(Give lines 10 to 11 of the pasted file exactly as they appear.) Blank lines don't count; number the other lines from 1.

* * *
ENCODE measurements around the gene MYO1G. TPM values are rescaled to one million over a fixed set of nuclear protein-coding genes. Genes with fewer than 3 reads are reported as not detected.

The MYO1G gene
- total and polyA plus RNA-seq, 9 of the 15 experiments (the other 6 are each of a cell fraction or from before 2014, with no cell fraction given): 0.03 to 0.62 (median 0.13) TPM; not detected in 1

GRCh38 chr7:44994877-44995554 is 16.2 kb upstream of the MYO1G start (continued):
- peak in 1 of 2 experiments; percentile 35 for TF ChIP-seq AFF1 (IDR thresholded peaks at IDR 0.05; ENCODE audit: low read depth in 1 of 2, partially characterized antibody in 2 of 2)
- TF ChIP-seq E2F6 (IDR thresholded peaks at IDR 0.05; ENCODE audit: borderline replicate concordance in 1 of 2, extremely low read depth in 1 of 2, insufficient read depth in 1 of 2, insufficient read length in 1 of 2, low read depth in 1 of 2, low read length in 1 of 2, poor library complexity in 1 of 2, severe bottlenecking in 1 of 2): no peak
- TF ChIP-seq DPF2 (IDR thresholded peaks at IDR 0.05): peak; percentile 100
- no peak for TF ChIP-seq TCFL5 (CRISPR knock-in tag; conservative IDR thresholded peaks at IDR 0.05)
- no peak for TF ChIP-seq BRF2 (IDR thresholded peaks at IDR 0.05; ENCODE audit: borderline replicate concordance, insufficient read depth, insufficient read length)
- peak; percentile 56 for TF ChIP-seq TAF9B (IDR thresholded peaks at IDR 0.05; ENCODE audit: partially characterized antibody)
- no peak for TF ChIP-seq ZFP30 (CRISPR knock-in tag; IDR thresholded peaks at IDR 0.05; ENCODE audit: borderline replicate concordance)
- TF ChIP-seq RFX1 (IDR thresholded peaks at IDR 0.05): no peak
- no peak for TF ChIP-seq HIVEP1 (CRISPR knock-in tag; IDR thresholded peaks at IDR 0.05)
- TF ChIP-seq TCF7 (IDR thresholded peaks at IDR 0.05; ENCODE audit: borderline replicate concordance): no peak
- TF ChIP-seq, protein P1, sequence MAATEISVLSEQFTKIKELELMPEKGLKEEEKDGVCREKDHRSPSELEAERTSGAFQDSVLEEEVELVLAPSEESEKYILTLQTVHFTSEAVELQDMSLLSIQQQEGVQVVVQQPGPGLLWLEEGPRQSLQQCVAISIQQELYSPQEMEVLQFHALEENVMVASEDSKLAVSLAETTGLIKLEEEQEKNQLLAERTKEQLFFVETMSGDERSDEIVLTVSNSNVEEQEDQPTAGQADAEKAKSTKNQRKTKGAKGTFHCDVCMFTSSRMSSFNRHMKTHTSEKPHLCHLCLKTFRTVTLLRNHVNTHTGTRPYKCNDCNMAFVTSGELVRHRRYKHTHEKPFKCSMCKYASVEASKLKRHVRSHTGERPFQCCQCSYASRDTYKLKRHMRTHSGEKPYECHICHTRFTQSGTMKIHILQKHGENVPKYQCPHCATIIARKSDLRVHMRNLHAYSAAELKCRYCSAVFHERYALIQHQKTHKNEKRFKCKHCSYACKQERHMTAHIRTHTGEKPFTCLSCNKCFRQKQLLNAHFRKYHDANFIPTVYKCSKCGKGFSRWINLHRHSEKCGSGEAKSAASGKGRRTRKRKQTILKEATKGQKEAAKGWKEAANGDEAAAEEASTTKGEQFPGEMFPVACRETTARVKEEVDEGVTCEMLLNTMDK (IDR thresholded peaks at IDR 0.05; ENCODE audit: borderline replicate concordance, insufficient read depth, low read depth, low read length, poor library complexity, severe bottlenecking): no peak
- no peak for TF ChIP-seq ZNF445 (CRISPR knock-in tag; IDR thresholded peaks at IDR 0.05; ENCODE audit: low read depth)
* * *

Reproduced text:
- peak; percentile 56 for TF ChIP-seq TAF9B (IDR thresholded peaks at IDR 0.05; ENCODE audit: partially characterized antibody)
- no peak for TF ChIP-seq ZFP30 (CRISPR knock-in tag; IDR thresholded peaks at IDR 0.05; ENCODE audit: borderline replicate concordance)